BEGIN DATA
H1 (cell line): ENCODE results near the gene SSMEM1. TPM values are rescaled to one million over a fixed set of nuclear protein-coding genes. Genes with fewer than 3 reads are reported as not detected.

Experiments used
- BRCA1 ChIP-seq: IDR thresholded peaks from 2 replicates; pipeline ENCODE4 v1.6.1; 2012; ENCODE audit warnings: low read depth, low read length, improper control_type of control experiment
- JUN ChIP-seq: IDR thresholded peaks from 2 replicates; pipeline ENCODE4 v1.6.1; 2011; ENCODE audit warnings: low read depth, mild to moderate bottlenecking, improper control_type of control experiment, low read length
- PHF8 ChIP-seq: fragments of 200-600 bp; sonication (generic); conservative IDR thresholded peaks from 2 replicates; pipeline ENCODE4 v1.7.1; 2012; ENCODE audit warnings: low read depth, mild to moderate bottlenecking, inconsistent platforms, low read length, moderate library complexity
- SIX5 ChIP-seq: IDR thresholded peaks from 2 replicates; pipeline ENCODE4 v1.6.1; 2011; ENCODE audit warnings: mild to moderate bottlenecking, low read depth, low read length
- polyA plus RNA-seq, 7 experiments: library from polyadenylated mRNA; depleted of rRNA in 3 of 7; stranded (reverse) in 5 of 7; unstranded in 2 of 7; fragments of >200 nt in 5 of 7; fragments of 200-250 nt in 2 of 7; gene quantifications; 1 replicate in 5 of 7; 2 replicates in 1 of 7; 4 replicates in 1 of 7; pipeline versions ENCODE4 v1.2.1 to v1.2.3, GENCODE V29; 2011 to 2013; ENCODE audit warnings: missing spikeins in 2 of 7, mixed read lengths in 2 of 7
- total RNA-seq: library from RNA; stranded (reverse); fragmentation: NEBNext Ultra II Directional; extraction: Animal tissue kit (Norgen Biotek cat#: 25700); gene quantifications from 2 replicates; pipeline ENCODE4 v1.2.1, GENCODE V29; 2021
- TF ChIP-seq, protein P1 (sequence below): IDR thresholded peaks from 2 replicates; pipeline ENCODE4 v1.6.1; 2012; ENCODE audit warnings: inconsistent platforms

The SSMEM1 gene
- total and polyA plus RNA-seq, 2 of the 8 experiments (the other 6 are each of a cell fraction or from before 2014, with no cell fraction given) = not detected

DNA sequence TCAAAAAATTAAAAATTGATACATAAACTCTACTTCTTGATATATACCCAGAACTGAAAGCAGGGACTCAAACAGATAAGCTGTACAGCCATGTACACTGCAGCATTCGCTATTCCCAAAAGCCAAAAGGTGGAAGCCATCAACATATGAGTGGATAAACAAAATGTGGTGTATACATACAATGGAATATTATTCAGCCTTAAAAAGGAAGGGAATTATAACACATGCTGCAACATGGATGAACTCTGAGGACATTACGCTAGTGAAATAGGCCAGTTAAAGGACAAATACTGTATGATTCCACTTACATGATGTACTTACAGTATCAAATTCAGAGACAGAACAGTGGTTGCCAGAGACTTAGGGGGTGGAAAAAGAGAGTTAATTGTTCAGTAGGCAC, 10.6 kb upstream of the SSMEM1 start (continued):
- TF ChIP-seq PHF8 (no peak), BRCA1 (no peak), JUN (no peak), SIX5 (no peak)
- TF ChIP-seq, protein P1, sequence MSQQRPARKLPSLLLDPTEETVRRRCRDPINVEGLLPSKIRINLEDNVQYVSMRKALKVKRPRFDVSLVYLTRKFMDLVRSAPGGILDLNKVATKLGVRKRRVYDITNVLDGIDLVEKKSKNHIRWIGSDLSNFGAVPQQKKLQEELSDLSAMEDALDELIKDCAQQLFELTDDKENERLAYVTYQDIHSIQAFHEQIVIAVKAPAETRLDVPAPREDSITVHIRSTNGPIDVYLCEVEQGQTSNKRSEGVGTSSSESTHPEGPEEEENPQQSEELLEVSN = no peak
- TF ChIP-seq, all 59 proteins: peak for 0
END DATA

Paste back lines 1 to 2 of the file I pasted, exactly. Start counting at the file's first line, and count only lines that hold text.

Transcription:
H1 (cell line): ENCODE results near the gene SSMEM1. TPM values are rescaled to one million over a fixed set of nuclear protein-coding genes. Genes with fewer than 3 reads are reported as not detected.

Experiments used